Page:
Monday, February 01, 2021

Sharpening Your Active Listening Skills

The Center for Creative Leadership offers a concise description of six important active listening skills. Here's a quick summary:

1. Pay attention: Avoid distractions such as cell phones and laptops. Avoid interrupting the speaker. Maintain eye contact. Watch for body language that might signal your approval, disapproval, anger, etc. Take notes if necessary, but be sure not to bury your head in your notepad. Don't start thinking through your response while the other person is speaking.
2. Withold judgment: Try to put aside your own pre-conceived notions or positions on the issues at hand. Don't jump to conclusions until you've heard the entire explanation/argument. Identify some of your own assumptions, and be sure to acknowledge that these presumptions might not be valid. Treat your beliefs as testable hypotheses rather than settled truths.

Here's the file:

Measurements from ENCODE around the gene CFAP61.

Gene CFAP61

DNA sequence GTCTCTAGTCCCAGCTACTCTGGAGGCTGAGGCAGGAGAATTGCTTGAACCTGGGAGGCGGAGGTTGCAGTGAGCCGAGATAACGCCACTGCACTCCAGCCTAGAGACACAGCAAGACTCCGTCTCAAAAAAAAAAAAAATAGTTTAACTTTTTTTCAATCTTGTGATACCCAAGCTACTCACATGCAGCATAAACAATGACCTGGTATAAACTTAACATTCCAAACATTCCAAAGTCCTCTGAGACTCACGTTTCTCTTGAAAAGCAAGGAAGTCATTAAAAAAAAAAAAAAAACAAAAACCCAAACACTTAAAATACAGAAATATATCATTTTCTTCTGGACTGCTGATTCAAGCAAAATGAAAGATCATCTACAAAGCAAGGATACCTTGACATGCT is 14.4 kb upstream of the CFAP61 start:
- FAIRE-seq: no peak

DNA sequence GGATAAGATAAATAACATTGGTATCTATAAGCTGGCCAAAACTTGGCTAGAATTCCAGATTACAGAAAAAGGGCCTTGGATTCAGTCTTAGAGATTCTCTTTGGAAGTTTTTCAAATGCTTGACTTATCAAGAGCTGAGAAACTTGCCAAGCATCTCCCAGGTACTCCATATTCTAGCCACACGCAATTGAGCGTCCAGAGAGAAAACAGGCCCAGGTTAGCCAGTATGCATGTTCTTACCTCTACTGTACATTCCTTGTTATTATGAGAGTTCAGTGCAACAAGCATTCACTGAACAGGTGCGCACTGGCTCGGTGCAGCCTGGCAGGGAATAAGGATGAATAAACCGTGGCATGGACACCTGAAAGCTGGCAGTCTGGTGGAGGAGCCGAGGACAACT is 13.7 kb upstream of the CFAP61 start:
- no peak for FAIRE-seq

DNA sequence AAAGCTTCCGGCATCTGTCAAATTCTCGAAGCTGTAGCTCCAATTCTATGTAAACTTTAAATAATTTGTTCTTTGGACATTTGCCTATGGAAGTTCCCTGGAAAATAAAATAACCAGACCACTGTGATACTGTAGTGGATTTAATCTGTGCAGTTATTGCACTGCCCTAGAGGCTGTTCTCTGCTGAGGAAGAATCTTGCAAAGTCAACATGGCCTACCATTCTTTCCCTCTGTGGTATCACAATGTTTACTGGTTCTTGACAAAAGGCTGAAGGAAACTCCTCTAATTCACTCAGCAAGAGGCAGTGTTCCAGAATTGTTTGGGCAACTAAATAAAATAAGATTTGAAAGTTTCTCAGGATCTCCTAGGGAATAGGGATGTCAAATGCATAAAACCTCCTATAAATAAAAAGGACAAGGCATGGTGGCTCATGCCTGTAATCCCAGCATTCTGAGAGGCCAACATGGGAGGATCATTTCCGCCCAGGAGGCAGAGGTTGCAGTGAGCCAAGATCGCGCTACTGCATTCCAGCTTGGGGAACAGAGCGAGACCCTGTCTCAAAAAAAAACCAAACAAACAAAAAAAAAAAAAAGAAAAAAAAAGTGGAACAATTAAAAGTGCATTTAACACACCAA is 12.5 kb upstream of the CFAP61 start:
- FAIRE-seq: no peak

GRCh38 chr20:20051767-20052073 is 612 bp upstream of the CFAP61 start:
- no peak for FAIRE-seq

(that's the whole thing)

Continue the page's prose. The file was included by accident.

3. Reflect: Paraphrase what you have heard periodically, and ask if you have understood the other party correctly.

4. Clarify: Ask questions to elicit further explanation. Start with open-ended questions. Follow up with clarifying and/or probing questions. Generally, you should avoid questions that simply require a yes/no answer. Refrain from posing the leading question. Seek to understand what the other party is feeling, not simply what they are thinking or saying (strive for empathy).

5. Summarize: Synthesize what you have heard periodically, and ask for confirmation of your understanding. Seek consensus on key points for future action or follow-up.

6. Share: Having sought to understand the other party, you can now try to share your own ideas and perspectives.